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August 13, 2010 "The new segregation" by Leslie Layton (August 12, 2010) is a disappointingly one-sided look at Chico's charter schools. Layton's article, and the UCLA Civil Rights Project report referenced in it, were based on assumptions and incomplete data, and solely focus their findings on demographics and "exposure" to diversity, rather than the academic performance of charter school students. This approach is overly simplistic and reflects the same thinking that has proven to be especially unsuccessful for the majority of children of color for decades.

California charter schools are very diverse, have open-enrollment, and offer innovative programs that focus on providing high-quality education for all students--regardless of race, color, ethnicity, language, or ability. Our approach is paying off, as African-American and Latino student achievement is better than in traditional public schools on any comparison, be it by state, by district, and particularly by neighborhood.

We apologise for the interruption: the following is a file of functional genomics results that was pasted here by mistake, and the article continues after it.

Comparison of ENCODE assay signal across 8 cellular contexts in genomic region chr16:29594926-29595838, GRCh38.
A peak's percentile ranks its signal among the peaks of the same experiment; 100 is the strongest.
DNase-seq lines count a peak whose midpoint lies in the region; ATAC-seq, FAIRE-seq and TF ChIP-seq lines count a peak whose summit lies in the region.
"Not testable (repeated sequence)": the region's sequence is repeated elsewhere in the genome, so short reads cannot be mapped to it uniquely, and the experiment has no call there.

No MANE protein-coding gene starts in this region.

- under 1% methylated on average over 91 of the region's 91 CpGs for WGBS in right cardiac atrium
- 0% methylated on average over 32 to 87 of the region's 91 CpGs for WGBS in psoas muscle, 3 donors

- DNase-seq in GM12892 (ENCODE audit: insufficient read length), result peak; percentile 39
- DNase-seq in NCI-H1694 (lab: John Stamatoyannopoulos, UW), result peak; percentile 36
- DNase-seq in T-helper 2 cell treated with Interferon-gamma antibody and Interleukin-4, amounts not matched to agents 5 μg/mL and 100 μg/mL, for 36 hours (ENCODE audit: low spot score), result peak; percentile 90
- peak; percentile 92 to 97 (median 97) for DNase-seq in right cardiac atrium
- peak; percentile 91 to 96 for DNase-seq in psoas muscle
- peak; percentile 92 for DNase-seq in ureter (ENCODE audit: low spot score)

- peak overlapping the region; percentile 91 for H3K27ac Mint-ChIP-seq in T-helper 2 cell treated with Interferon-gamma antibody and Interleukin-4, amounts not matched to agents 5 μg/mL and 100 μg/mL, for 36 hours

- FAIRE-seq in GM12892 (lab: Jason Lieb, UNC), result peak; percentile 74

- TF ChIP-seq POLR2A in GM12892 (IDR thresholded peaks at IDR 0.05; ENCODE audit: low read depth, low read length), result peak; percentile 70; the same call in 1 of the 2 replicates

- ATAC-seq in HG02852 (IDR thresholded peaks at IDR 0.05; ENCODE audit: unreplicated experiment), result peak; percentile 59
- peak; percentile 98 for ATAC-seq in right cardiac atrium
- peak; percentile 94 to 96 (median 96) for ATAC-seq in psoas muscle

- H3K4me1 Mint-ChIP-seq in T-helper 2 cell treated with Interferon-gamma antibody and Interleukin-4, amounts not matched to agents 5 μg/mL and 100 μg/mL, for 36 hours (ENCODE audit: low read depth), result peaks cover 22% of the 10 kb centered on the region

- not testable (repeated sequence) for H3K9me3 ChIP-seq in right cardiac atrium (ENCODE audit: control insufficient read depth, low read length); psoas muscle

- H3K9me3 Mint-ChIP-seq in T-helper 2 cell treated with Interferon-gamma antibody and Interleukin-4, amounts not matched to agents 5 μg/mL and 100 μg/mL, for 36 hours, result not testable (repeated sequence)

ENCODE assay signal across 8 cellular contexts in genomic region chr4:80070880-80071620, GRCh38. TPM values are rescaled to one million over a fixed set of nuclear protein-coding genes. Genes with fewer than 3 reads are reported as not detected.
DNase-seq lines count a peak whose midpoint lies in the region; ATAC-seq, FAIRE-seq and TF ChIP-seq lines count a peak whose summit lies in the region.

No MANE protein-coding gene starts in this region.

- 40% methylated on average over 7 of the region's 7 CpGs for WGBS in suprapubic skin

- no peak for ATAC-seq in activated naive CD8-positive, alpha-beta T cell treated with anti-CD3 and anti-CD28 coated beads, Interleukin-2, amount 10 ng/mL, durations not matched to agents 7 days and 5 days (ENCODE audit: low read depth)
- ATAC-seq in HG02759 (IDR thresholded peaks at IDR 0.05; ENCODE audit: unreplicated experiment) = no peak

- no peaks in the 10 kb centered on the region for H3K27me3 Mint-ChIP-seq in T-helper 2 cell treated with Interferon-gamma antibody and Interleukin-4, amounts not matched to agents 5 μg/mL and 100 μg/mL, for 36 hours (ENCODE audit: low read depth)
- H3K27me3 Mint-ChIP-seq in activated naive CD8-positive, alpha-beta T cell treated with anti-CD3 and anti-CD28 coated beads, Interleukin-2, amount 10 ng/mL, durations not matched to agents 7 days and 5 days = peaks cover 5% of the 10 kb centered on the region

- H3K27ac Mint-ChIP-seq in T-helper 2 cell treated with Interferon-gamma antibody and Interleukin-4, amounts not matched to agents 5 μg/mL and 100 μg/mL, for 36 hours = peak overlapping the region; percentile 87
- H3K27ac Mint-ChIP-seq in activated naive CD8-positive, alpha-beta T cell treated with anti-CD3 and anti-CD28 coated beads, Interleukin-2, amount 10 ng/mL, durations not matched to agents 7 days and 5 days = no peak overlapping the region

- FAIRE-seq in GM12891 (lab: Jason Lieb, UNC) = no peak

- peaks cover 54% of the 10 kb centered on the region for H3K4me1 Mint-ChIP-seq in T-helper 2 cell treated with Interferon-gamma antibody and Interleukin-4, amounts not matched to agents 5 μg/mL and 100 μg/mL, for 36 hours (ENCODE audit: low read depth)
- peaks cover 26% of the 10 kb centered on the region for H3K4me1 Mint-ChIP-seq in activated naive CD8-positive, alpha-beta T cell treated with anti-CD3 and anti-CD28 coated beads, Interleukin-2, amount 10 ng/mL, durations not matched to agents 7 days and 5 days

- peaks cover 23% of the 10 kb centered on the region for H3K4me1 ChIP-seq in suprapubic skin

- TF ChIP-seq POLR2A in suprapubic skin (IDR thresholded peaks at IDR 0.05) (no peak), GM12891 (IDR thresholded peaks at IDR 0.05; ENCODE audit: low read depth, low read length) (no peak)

Charter school growth over the past decade has been propelled by educators and parents who are themselves opening their own charters in both urban and rural areas because they believe charters will provide their children with better educational outcomes. The charter movement shares the goals of diverse schools and communities as a social good and we are working to ensure that our schools have greater diversity. But our first concern is on educational excellence wherever children in need may reside.

Families interested getting both sides of the story should visit www.calcharters.org to learn more about charter schools.

Laura Kerr
Regional Director, Northeastern California
California Charter Schools Association

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